A new tribological coating with potential as a coating for components for low-friction applications is tested and compared to three, state of the art, commercial low-friction PVD coatings. The new coating is an electrodeposited coating composed by a Ni-P matrix incorporating fullerene like nanoparticles of WS2. The performance of the new coating is compared with three reference coatings in a ball-on-disc setup. The tribological tests involved ball bearing steel balls slid on coated discs, under different conditions of humidity and also with or without oil lubrication. Both mating surfaces were closely investigated in a scanning electron microscope and the low-friction tribofilms formed were further analysed. The correlations found between coefficient of friction, surface roughness of the wear scar, tribofilm formation and contact conditions are discussed. The new coating exhibits a very low coefficient of friction at low humidity, a behaviour closely resembling that of the MoS2-based commercial reference, whereas the carbon based PVD coatings tested exhibit the reversed dependence of humidity. The low-friction behaviour of the new coating is correlated to the formation of a WS2 tribofilm with a superficial alignment of the basal planes parallel to the sliding direction. When lubricated with a base oil, the beneficial tribofilm is not formed and the coefficient of friction is much higher. The results show that even though the coating is an electrodeposited coating it can compete with state of the art commercial PVD coatings.

Keyword
Friction, Wear, Tungsten disulphide, Nanoparticles, Fullerene, Tribofilm
National Category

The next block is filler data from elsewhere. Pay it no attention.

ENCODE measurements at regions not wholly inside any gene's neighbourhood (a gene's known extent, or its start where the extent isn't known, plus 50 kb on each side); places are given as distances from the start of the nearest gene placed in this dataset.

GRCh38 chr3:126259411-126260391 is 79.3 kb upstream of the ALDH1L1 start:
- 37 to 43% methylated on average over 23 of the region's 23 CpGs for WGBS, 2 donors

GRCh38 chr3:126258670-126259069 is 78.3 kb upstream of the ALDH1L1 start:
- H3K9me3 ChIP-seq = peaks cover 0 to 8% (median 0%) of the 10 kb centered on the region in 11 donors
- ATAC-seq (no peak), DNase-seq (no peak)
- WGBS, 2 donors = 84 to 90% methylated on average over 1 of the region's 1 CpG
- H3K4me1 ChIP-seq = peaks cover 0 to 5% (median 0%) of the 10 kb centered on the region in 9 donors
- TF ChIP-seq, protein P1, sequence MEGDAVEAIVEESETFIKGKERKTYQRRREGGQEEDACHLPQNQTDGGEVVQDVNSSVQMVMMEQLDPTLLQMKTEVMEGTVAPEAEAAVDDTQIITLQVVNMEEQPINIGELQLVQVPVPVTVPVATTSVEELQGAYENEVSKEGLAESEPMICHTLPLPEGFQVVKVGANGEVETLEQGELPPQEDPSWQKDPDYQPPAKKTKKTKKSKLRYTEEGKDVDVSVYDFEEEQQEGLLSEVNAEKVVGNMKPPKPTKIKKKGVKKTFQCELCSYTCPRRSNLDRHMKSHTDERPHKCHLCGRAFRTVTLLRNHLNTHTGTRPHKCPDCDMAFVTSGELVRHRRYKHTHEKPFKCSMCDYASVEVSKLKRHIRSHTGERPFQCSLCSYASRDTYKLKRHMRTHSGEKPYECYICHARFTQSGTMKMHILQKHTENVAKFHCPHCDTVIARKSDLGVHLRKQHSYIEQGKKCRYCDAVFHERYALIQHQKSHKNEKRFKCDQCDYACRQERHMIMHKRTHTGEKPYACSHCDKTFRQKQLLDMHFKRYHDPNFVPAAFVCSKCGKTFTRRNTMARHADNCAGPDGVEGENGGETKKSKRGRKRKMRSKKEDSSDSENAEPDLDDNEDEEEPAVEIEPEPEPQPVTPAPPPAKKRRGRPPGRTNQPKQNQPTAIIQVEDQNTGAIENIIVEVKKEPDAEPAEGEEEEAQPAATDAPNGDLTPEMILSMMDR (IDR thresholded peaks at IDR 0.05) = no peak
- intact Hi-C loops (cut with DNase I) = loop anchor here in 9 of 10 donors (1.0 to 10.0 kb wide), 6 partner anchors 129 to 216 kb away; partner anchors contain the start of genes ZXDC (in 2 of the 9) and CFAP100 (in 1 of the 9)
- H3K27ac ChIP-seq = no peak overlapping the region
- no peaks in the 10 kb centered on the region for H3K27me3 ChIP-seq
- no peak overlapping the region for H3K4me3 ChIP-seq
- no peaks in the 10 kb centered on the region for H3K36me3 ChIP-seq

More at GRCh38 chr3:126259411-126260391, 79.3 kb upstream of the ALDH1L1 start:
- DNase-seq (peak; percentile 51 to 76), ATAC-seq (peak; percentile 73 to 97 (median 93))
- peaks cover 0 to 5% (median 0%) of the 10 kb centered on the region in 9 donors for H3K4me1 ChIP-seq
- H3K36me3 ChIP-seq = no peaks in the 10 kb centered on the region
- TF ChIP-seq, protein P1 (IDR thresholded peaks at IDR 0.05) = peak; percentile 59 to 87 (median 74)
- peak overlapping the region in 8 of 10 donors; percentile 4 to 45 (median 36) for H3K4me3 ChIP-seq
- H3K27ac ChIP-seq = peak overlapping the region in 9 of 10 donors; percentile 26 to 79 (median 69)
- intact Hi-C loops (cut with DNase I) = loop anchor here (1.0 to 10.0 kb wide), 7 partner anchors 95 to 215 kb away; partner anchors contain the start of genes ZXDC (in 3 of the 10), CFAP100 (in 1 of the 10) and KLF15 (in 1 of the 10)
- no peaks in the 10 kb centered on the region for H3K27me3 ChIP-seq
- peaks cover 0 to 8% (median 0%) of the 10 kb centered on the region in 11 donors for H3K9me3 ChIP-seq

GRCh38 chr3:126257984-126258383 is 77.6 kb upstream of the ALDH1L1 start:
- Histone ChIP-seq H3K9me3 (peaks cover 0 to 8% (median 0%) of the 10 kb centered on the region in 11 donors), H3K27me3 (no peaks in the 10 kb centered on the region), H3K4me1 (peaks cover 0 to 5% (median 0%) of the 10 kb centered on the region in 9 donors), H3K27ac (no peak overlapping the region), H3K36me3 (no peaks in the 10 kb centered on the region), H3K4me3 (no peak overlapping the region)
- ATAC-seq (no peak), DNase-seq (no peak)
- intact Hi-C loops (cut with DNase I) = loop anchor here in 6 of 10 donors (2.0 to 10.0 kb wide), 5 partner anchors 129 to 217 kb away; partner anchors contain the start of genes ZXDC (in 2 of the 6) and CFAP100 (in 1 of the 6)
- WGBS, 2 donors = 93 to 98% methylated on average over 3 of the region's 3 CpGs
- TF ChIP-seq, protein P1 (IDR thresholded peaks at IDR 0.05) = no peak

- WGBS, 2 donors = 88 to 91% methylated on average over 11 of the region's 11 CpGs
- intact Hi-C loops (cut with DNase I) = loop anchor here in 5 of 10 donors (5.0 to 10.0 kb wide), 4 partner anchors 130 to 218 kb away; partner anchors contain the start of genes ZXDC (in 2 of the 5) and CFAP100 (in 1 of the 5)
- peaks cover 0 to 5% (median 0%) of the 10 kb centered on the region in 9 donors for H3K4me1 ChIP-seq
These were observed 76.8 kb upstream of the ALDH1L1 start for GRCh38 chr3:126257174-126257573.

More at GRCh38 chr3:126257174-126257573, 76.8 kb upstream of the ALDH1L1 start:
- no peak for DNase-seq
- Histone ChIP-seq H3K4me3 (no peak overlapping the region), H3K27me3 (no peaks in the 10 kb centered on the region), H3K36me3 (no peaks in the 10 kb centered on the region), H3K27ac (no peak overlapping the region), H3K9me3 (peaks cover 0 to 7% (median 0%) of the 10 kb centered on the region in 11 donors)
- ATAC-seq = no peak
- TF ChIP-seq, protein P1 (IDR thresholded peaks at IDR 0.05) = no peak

Materials Engineering
Research subject
Engineering Science with specialization in Tribo Materials; Engineering Science with specialization in Materials Science
Identifiers
urn:nbn:se:uu:diva-160806 (URN)10.1016/j.surfcoat.2011.10.012 (DOI)000300458500038 ()
Available from: 2011-10-31 Created: 2011-10-31 Last updated: 2017-12-08
7. Friction and wear behaviour of low-friction coatings in conventional and alternative fuels
Open this publication in new window or tab >>Friction and wear behaviour of low-friction coatings in conventional and alternative fuels
2012 (English)In: Tribology International, ISSN 0301-679X, E-ISSN 1879-2464, Vol. 48, 22-28 p.Article in journal (Refereed) Published
Abstract [en]

Today low-friction PVD coatings are used regularly in combustion engines to reduce wear and energy loss due to friction. Three coatings based on transition-metal dichalcogenides and three DLC coatings were tested with respect to tribological behaviour in non-conformal sliding contact, in five conventional and alternative fuels and fuel blending components. The friction and wear proved to vary substantially between the different tested systems. The DLC coatings exhibited extremely good wear properties, but also higher friction. Contrastingly the TMD coatings showed promising friction results, but in their present forms they do not offer sufficient wear resistance in the tested severe contact situation.

National Category
Tribology (Interacting Surfaces including Friction, Lubrication and Wear)
Research subject
Engineering Science with specialization in Materials Science; Engineering Science with specialization in Tribo Materials
Identifiers
urn:nbn:se:uu:diva-167604 (URN)10.1016/j.triboint.2011.06.001 (DOI)000302394700005 ()
Conference
14th Nordic Symposium on Tribology (NORDTRIB), JUN 08-11, 2010, SWEDEN
Available from: 2012-01-31 Created: 2012-01-31 Last updated: 2018-01-12Bibliographically approved
8. Formation of tribologically beneficial layer on counter surface with smart chemical design of DLC coating in fuel contact
Open this publication in new window or tab >>Formation of tribologically beneficial layer on counter surface with smart chemical design of DLC coating in fuel contact
2012 (English)In: Tribology - Materials, Surfaces & Interfaces, ISSN 1751-5831, E-ISSN 1751-584X, Vol. 6, no 3, 102-108 p.Article in journal (Refereed) Published